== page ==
The Starfield Show on Sunday (June 11) promises to give us a big look at the “NASA-punk” sci-fi game for Xbox Series X, Series S, and Windows.
Right now, we don’t know much about Starfield, other than some core elements like planetary exploration, base building, space battles, a story based on different factions and the discovery of alien artifacts.
While it looks like Starfield will lean more into the hard sci-fi style of The Expanse, rather than the more popular sci-fi of Star Trek, I’m still imagining how the ‘world’ of Starfield will shape up. But I hope it’s taken the same trajectory as Prospect, a low-budget but excellent sci-fi thriller.
That’s because Prospect is a master at simple world building, something I hope Starfield will highlight as a brand new IP from Bethesda.
Prospect makes excellent science fiction
In broad strokes, the plot of Prospect centers around harvesting alien gems from a green planet where the air appears to be choked with toxic “dust”. We join the perspective of father-daughter duo, Damon and Sy (played by Jay Duplass and Sophie Thatcher, respectively).
We are introduced to them aboard their small ship attached to a larger long distance station/ship that makes one final loop of the planet before the “propelled back” – from my knowledge of sci-fi, I understand this to mean using a planet’s gravity to help the ship gather speed on the return trip.
What makes Prospect intriguing is that none of this is explicitly stated. English is used, but there are phrases and names that sound both technical and specific to whatever region of the human-occupied Prospect galaxy. Words that refer to specific types of ships, weapons, gadgets, and events are given without a gallery block.
So you need to listen and infer some details by understanding the context in which the conversations and advertisements are happening. This is environmental storytelling that’s not light years away from what Elden Ring has brought us.
The stakes are already raised, since this is proven to be the last run on the green planet the Prospectors will get, and if they miss the capture, they get the standard. That provides intense tension throughout the movie.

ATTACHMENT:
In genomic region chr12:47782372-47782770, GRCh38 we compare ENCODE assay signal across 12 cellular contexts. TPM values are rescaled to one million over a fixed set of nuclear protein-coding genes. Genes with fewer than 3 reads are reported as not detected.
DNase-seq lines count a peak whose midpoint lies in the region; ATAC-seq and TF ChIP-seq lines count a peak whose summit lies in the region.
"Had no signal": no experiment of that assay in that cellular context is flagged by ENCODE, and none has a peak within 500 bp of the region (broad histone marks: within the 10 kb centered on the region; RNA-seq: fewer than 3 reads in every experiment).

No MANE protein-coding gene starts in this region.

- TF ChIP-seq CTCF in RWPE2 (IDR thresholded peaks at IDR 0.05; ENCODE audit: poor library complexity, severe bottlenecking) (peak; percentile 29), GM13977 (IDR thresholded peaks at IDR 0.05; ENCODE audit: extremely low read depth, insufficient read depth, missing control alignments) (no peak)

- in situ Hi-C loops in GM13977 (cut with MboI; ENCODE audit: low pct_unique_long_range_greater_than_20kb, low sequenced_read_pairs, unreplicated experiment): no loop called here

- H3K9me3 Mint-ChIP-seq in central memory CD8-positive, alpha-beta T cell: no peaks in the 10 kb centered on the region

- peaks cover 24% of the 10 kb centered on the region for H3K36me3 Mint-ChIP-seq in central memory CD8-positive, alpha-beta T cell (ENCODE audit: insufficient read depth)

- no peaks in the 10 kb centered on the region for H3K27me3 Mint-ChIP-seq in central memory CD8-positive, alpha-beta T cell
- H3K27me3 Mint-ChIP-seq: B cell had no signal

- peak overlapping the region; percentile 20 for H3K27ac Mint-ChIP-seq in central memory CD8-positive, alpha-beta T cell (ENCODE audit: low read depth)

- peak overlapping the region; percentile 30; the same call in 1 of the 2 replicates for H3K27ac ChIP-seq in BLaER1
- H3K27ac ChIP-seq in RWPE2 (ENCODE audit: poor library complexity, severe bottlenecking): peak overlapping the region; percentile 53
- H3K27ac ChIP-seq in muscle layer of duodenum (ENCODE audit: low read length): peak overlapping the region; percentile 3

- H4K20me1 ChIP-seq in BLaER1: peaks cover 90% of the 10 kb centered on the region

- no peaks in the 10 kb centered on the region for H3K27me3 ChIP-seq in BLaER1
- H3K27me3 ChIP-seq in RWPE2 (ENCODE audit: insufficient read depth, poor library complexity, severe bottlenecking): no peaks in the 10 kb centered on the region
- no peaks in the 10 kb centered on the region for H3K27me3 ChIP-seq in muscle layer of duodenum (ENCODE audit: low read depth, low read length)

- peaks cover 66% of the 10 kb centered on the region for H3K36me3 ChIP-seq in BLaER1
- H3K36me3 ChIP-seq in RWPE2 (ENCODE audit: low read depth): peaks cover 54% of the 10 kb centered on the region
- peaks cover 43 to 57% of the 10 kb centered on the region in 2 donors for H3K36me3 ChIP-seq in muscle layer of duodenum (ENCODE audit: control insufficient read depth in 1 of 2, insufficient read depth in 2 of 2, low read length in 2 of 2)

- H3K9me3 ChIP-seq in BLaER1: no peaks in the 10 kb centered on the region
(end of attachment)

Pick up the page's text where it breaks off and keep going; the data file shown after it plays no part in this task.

The use of tight shots of woods, ship designs and a few expanses of tall grass means Prospect keeps the action both intimate and intense. This puts you in the eyes of people who are just trying to get you through a ruthless galaxy, where your way home is to get the money. And you can’t risk stumbling across the grainy black of outer space.
This narrow frame also allows us to get a strong sense of low-key sci-fi from Prospect. The compact ship feels as claustrophobic as I imagine the Saturn V’s interior should be. And although Bethesda has coined the term NASA-punk via Starfield, the interior of Damon and Cee’s ship has a similar look. All slots, straps, and packages contain the supplies, with analog buttons and switches instead of holographic screens and AI systems.
You could easily see this type of technology being used in a current NASA rocket, if it were taken to a different solar system/galaxy where long-distance space travel is a realistic possibility. Even the Cee’s wireless headphones are pretty similar to the ones you can get today, perhaps with a bit more of an analog art deco feel (anyone who’s played Prey might be familiar with that aesthetic).
Less is more
By avoiding too much CGI – likely due to budget constraints as a stylistic choice – the small details of Prospect bubble to the surface, allowing viewers to get a sense of where Cee and Damon occupy. It also means that acting and character building can shine through, too.
Thatcher C. at first appears to be a slightly detached and rambunctious teenager with little choice but to accompany her father on excavations. But as the plot unfolds, we see that Cee is a much more capable and tough person than first meets the eye. Likewise, Damon has a good dose of lost soul energy mixed with a slight whiff of failed ambition, but we soon see he has a more determined streak with a dose of mercenary when called upon.
The current sweetheart of the acting world, Pedro Pascal also stars as Ezra, a mysterious figure who is both antagonist and savior. I felt like Pascal was having a great time here, with an accent a few steps deeper in the Deep South than his portrayal of Texan Joel in The Last of Us, with the scene-stealing verbiage.
While I had to rewind some scenes to piece together bits of dialogue, I found Prospect’s whole approach to character and world-building very compelling. In the end, the overall story is nothing short of incredible, but the way it evokes a feeling of a Wild West frontier in a challenging sci-fi setting is fascinating and lingers in my mind.
Future outlook: Let’s hope Starfield is convincing
All of this is exactly what I would hope for from Starfield.
Sure, the game might have a few CGI bells and whistles. But I’m crossing my toes and toes that Bethesda makes sure that the characters, missions, and feel of Starfield are engaging and detailed, rather than just giving players a big ‘open world’ to explore. There are enough games with extensive maps to reveal it, and the challenge is to make it compelling enough to sink 100+ hours into it.
I suggest watching Prospect in one of our picks for the best OLED TVs to get a real sense of the film’s color palette that can reveal some of its details.